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Left: Patio de la casa de Sorolla by Joaquín Sorolla (1917)the 1970s, an extensive and beautifully sympathetic ?20m (£16m) restoration took place before the opening.Adjoining the Palacio are several contemporary buildings that, through an intelligent use of fi ltered light and similar neutral tones and materials, manage to share the same serene characteristics as the older architectural delight."The restoration of the Palacio de Villalón and the surrounding area has added great value to the gentrifi cation of Malaga as a whole. Original elements of the older building have been integrated into the new structure so that both sections coexist in perfect harmony," explains curator, Lourdes Moreno.The Museum is the Andalusian arm of Madrid's iconic Thyssen-Bornemisza, which alongside the Prado and Reina Sofi a forms the Spanish capital's renowned 'Golden Triangle of Art'.Malaga's Carmen Thyssen was inaugurated on March 24 last year by its founder, the famously polemic Baroness Carmen Thyssen-Bornemisza. Known affectionately as 'Tita' - meaning 'auntie' - in the Spanish press, the Baroness was born in 1943 in Sitges, near Barcelona, and went on to be crowned Miss Spain in the early 1960s. After brief marriages to Tarzan of the Apes actor Lex Barker, and then Espartaco Santoni, in 1985 she became the fi fth wife of the late Swiss industrialist Baron Hans Heinrich Thyssen-Bornemisza, and it was he who introduced her to the world of art.From the 1980s onwards, she dedicated herself to his collection and at one time it was the second largest private collection in the world, after the British Royal Collection. Today, as a whole, it is worth an estimated ?850m (£700m).In 2000, she loaned (for 11 years) part of the collection in Madrid to the State, and the deal was renewed last year, albeit for a shorter time period.The Baroness signed a similar agreement at the new museum in Malaga, pledging the pieces on show there until at least 2025.With more than 183,000 visitors in its fi rst nine months, El Museo Carmen Thyssen has already proven to be a major success. This is hardly surprising when one considers the calibre of the 230 pieces on display, 40 per cent of which had never before been seen in a public gallery. There are three permanent ? www.nadfas.org.uk NADFAS REVIEW / SPRING 2012 43 CARMEN THYSSEN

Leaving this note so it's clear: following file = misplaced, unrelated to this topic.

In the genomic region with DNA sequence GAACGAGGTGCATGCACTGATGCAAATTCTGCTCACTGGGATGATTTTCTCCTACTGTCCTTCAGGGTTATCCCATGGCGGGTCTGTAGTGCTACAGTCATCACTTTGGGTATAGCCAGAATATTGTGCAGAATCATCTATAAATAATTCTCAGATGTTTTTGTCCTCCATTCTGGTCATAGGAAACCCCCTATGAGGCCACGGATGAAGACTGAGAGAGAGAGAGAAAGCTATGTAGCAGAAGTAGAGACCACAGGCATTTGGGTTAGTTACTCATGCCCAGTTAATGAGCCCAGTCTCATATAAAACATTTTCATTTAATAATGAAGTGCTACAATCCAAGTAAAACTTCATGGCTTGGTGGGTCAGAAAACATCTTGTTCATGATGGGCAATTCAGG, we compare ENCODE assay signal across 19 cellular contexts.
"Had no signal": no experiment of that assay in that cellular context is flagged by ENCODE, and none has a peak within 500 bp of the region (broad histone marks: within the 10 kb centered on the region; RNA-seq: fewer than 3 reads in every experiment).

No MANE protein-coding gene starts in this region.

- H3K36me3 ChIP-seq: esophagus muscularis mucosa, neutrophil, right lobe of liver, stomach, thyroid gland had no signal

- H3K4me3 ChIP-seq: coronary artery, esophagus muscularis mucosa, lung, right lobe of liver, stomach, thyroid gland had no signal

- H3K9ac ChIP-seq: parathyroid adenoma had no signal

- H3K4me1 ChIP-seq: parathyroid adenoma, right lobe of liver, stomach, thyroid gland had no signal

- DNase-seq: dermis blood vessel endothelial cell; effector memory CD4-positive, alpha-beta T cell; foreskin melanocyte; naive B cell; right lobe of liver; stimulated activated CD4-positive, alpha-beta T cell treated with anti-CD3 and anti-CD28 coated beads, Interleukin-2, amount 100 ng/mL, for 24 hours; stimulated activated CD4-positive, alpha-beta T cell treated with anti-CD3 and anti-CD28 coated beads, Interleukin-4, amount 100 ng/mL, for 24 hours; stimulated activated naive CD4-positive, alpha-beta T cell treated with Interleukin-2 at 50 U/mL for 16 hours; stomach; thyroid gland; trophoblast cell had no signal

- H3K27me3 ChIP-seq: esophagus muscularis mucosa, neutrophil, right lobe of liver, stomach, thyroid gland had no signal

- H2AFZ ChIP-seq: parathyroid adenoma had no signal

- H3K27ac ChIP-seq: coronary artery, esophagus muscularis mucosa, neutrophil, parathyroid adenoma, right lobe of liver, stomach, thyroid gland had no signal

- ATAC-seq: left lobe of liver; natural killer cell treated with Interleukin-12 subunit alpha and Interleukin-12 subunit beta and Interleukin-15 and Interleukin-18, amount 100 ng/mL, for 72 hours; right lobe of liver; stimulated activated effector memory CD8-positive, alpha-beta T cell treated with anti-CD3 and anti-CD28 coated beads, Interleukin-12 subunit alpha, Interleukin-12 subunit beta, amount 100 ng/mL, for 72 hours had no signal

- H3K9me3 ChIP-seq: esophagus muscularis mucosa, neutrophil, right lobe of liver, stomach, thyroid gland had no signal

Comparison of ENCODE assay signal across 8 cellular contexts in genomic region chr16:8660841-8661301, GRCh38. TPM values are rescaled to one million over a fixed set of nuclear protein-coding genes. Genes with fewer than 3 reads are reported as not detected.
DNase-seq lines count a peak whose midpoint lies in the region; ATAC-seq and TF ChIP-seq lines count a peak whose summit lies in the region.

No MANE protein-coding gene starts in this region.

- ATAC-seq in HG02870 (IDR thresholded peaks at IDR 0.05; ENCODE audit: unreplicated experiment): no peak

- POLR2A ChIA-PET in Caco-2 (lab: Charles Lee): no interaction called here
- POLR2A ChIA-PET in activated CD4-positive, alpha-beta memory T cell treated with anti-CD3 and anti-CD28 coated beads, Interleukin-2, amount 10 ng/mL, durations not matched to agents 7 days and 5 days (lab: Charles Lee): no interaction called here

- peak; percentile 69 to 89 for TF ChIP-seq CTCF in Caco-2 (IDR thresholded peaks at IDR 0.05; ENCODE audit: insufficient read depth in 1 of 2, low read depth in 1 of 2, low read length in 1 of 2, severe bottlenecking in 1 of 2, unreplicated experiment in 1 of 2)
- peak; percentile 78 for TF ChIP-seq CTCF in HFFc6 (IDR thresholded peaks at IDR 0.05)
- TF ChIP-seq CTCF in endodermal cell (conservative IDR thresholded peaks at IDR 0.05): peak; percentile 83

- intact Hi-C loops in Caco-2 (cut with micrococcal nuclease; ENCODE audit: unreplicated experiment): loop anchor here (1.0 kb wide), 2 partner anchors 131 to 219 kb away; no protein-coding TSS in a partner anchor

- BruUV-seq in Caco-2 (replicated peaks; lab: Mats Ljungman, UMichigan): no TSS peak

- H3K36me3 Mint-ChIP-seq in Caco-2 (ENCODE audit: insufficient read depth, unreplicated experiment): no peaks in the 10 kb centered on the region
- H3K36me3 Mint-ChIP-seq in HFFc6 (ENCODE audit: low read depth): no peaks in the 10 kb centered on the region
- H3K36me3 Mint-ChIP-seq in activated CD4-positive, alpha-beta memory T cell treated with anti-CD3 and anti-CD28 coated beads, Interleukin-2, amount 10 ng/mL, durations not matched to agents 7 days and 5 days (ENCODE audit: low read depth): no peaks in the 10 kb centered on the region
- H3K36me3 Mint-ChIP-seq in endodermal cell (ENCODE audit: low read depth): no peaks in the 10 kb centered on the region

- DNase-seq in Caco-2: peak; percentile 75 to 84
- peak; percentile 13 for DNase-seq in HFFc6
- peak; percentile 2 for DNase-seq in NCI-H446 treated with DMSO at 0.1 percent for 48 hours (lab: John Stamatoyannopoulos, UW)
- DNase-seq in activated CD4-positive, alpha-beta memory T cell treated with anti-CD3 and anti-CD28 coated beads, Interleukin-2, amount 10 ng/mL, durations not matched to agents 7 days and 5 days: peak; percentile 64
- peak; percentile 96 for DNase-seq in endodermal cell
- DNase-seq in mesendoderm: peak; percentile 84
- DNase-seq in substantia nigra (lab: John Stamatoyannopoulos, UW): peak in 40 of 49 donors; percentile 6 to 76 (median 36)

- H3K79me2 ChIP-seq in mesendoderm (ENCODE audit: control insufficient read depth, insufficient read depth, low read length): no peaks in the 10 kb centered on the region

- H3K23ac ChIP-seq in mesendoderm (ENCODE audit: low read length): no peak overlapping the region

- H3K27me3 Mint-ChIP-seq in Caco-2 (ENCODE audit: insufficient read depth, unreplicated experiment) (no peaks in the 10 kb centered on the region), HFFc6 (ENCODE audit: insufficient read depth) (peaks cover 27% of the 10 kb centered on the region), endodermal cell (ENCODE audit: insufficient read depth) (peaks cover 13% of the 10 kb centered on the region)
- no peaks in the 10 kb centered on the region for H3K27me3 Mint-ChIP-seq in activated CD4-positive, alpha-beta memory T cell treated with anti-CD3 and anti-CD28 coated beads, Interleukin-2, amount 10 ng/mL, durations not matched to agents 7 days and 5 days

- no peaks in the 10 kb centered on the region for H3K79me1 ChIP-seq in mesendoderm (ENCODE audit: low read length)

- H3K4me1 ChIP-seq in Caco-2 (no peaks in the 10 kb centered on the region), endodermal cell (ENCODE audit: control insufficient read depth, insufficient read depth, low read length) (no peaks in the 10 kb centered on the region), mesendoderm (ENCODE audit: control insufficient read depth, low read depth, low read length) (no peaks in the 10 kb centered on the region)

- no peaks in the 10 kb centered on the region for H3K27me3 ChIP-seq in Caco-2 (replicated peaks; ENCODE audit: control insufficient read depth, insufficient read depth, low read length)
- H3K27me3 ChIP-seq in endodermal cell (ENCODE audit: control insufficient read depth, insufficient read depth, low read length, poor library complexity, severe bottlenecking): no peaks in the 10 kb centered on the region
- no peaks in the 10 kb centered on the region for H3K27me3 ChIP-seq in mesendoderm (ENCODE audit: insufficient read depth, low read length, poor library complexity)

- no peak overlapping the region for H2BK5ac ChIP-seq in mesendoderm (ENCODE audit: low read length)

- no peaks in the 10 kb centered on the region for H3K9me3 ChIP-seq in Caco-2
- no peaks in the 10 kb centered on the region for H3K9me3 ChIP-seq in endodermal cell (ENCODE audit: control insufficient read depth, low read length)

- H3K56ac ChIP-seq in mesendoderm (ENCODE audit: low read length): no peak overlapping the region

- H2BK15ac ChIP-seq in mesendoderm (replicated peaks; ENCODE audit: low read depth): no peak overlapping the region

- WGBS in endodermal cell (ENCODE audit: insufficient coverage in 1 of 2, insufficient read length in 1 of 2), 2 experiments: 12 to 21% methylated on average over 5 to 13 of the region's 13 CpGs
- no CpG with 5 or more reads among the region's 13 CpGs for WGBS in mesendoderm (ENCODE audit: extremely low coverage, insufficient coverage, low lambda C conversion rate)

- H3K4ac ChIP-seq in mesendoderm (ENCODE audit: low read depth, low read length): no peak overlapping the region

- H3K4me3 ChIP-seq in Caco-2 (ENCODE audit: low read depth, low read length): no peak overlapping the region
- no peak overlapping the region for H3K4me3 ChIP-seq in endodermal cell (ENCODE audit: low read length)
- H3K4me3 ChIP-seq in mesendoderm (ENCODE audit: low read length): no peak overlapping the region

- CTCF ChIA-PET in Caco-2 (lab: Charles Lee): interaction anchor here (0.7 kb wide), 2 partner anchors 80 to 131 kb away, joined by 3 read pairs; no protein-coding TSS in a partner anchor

collections, located on the ground, fi rst and second fl oors; and two temporary exhibition galleries.The Permanent CollectionThe Carmen Thyssen's permanent collection provides the visitor with an extensive, indeed a landmark, study of the genres that have signifi cantly infl uenced the great Spanish painters, with Andalucía a primary focus of the pieces on display. "In addition to being a unique collection of Andalusian paintings - thanks to the generosity of the Baroness - it has also brought a new vision to 19th-century works, an era which has not been highly valued in Spain, up until now," says Lourdes Moreno.The wide-ranging scope refl ects the expansive personal tastes of the Baroness - after all, most of these pieces come directly from her never-before-seen collection. The intimate relationship that she has with the works is highlighted when she tells me that she acquired Ramón Casas i Carbó's Julia (1915) as the sitter reminded her of her own mother, María del Carmen Fernández de la Guerra y Álvarez. Leading names in 19th-century Spanish art, including Valeriano Domínguez Bécquer, Eugenio Lucas Velázquez, José Jiménez Aranda, Mariano Fortuny, Julio Romero de Torres, Joaquín Sorolla and Ignacio Zuloaga, among others, form the core of the collection, a collection that is divided into four principal categories: Old Masters, Romantic Landscapes, Naturalist Landscapes, and Fin-de-Siècle.Your visit to the Museum, in the Old Masters section, begins with an encounter with the masterful Santa Marina (1640-1650), by Francisco de Zurbarán, one of the most enigmatic painters of the Spanish Golden Age. The painting is an example of the artist's 'retratos a lo divino' era, in which his subjects were cast as their patron saints. Three small pieces, by the late 17th-century, Madrid-born Jerónimo Ezquerra, depicting the birth and childhood of Jesus Christ, join Santa Marina in the gallery which is presided over by an early 13th-century carving of The Dead Christ and a pair of glazed terracotta cherubs (1525-1550) from the Della Robbia studio.In the 19th century, Spanish landscape painters increasingly shunned the serene, idealistic tendencies of their forebears and Above: The internal Renaissance courtyard in the museum44 NADFAS REVIEW / SPRING 2012 www.nadfas.org.ukCARMEN THYSSEN